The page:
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There is blood in my knickers. Again. Normally I’m quite good at catching my period, at realising exactly when it is arriving and making it to the bathroom in time to push a tampon in but on this occasion it has surprised me, first thing in the morning, and there is a tiny red puddle in between my legs.

Periods have a bad reputation. This isn’t without reason. Far from the glossy adverts of women in bright white shorts climbing mountains or playing tennis, there are many awful things about having a period. Sometimes I wake up with cramps so severe that I can’t get out of bed. On those days I can’t work, can’t read, can’t concentrate. Rowing or playing netball — my two main sports — are impossible without round after round of painkillers. I lie upside down in bed, back against the mattress, legs against the wall and concentrate on the inside of my body. It is that same sort of sharp pain as when you hit your toe against a wall or the corner of a bookshelf. The same kind of pain as food poisoning — or just regular poisoning, I imagine.

“Since coming off birth control, I have realised how important to me my period is”

When I am on my period, I often gain a kilo or two in water weight. My tummy gets hard and bloated for a few days, stretched taut like the skin of a drum. When I am on my period, I cry at things that wouldn’t normally get to me. Sometimes I cry for no reason at all. And of course, when I am on my period I sometimes ruin a nice pair of knickers or an expensive pair of jeans because I have left a tampon in a little too long or forgotten to put one in to begin with. In my red flush I have to rub Vanish into my clothes, soak them, and then grapple with the ever-complicated Circuit laundry app to put a wash on, when all I really want to do is sit very still with my eyes closed.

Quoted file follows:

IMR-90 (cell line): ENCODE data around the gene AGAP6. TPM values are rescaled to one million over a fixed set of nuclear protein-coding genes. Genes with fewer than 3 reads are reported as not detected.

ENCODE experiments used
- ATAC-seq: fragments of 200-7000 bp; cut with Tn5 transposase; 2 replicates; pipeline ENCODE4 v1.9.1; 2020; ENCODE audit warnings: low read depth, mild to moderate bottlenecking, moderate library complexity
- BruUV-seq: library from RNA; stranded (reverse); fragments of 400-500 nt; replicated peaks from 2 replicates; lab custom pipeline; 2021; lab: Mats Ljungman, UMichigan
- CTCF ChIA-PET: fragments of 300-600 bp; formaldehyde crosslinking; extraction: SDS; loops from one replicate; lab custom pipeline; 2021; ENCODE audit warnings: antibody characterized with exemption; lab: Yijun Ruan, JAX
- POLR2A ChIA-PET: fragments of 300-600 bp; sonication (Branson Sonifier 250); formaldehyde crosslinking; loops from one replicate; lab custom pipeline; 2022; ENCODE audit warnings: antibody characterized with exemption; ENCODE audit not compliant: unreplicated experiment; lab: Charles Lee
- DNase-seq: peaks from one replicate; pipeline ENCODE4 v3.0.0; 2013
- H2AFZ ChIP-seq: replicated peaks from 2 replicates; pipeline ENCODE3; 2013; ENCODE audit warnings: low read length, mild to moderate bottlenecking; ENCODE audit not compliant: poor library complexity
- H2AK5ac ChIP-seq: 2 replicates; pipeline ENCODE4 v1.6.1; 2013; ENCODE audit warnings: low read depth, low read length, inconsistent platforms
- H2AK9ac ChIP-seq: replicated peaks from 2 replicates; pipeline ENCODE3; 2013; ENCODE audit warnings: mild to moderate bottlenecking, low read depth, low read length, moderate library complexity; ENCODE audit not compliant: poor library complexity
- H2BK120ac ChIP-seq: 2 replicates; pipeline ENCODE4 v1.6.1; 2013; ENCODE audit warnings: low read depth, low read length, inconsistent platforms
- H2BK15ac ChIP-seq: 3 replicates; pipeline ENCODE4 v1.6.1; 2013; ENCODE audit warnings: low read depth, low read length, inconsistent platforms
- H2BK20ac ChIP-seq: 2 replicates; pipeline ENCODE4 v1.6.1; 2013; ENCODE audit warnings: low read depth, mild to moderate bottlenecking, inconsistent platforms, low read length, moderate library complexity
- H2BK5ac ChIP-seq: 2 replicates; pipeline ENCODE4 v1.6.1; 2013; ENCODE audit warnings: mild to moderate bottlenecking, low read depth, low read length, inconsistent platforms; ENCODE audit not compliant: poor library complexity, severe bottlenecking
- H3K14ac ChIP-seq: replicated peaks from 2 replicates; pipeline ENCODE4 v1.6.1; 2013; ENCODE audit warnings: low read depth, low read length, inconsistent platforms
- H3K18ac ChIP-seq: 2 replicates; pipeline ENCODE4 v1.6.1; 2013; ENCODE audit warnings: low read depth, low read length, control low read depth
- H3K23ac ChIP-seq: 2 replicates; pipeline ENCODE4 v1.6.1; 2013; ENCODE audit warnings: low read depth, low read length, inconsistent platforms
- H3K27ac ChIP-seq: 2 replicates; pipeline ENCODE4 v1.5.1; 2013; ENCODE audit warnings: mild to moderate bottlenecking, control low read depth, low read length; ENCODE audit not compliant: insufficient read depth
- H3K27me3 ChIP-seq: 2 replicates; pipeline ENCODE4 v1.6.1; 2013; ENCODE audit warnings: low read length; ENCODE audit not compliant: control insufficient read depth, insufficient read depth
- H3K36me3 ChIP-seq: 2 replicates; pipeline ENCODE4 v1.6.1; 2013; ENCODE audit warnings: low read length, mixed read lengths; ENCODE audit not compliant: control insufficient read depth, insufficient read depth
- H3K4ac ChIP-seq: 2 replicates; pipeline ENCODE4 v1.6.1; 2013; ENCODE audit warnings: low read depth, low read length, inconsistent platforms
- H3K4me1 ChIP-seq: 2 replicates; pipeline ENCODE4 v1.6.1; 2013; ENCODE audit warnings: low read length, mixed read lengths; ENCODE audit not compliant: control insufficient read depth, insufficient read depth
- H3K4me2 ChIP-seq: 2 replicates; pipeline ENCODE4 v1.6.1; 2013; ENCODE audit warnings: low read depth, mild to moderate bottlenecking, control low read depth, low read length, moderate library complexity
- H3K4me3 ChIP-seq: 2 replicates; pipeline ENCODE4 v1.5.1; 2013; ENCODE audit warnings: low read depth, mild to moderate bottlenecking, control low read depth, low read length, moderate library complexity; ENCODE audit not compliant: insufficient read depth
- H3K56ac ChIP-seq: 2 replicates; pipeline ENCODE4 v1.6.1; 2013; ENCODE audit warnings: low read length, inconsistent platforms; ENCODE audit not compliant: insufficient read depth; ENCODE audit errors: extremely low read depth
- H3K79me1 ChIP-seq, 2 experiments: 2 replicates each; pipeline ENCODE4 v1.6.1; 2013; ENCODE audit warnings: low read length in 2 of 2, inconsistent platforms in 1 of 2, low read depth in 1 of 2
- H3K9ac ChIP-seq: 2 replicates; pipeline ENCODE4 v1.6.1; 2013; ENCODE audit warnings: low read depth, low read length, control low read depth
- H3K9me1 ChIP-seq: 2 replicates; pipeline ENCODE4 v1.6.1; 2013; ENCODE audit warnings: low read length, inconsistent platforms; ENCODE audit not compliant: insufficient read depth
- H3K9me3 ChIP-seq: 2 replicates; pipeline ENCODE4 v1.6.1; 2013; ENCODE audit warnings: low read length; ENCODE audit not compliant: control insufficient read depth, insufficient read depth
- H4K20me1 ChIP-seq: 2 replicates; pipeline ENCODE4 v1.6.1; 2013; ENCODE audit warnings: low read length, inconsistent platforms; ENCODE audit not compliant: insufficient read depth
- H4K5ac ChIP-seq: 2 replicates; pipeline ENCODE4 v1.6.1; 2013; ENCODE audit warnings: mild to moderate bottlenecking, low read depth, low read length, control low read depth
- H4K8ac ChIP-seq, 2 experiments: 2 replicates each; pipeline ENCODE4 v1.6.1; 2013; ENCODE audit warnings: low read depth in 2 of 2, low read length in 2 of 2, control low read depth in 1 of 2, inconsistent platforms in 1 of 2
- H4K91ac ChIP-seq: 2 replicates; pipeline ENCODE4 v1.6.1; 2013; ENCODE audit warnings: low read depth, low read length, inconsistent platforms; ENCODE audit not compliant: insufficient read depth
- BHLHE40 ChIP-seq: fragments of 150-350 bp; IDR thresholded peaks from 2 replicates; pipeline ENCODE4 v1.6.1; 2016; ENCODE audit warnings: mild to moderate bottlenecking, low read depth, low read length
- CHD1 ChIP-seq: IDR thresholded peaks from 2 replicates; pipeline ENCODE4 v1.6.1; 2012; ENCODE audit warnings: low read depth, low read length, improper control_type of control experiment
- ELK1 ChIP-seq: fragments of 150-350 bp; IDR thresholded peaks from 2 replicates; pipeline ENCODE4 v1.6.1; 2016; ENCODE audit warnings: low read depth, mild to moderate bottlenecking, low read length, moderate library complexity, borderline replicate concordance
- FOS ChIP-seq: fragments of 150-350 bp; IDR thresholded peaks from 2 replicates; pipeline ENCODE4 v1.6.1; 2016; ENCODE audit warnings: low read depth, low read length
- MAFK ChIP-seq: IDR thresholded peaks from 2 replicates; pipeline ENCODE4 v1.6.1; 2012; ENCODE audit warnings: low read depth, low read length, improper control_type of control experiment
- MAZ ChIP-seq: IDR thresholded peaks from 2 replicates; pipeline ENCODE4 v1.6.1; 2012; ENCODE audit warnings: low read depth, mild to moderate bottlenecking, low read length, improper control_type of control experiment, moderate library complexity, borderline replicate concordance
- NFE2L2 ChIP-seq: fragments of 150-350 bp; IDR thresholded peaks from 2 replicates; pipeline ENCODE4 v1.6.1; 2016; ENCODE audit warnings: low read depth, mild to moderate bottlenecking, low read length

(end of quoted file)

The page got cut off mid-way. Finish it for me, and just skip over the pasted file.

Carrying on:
For a number of years, I was taking the contraceptive pill, so I didn’t have a period. I had my seven-day withdrawal bleed, after each twenty-one day course of pill-taking, but this wasn’t the same. I could skip it if I wanted, for a start. You can’t skip a period. If the withdrawal bleed days didn’t line up with the rest of my life, I could just opt out. Who wants to be bleeding during their A Level exams or on the night of their anniversary with their boyfriend? If it wasn’t convenient then I didn’t have to have it. There were other obvious benefits to being on birth control too: no mood swings, no cramps, no baby. I don’t regret being on it for so long. But I can’t deny that I missed my period.

“I remember each and every time that I will never be as young as I am at this very moment, crouched over in the bathroom”

Since coming off birth control, just to return to a hormone-free existence for a while, and to feel the highs and lows of everyday life more acutely, I have realised how important to me my period is. There is some significance in being reminded every twenty-eight days, when my period arrives again, that twenty-eight days have passed. For those who don’t think of it in these terms, this might seem scary. To be forced to reflect on what I have achieved or not achieved every four weeks is certainly hard sometimes, when very little of significance has happened. But it is a calendar that I am grateful for. It compels me to evaluate, to move forwards, to grow.


Mountain View

60 years of the contraceptive pill and there’s still a long way to go

A lot can change in twenty-eight days. You can start dating somebody new. And stop dating them. You can get good news, bad news, life-changing news. You can pick up a new sport or get miles better at the one you already do. You can learn to cook, learn to drive, even begin to learn a new language. Normally my twenty-eight-day blocks are not quite that dramatic or eventful, but I do always feel like a more refined version of myself than the me I was when my last period arrived. I remember each and every time that I will never be as young as I am at this very moment, crouched over in the bathroom.

I don’t want to have a baby right now — no way — but I don’t think that when one day I do, it will be the case that all my years and years of periods will suddenly seem to have been worthwhile. Even now, they have value. I love living my life in cycles that are four weeks long. I love being reminded every twenty-eight days that I am young and healthy, and most of all that I am four weeks older and wiser than I was when I was last bleeding into my knickers.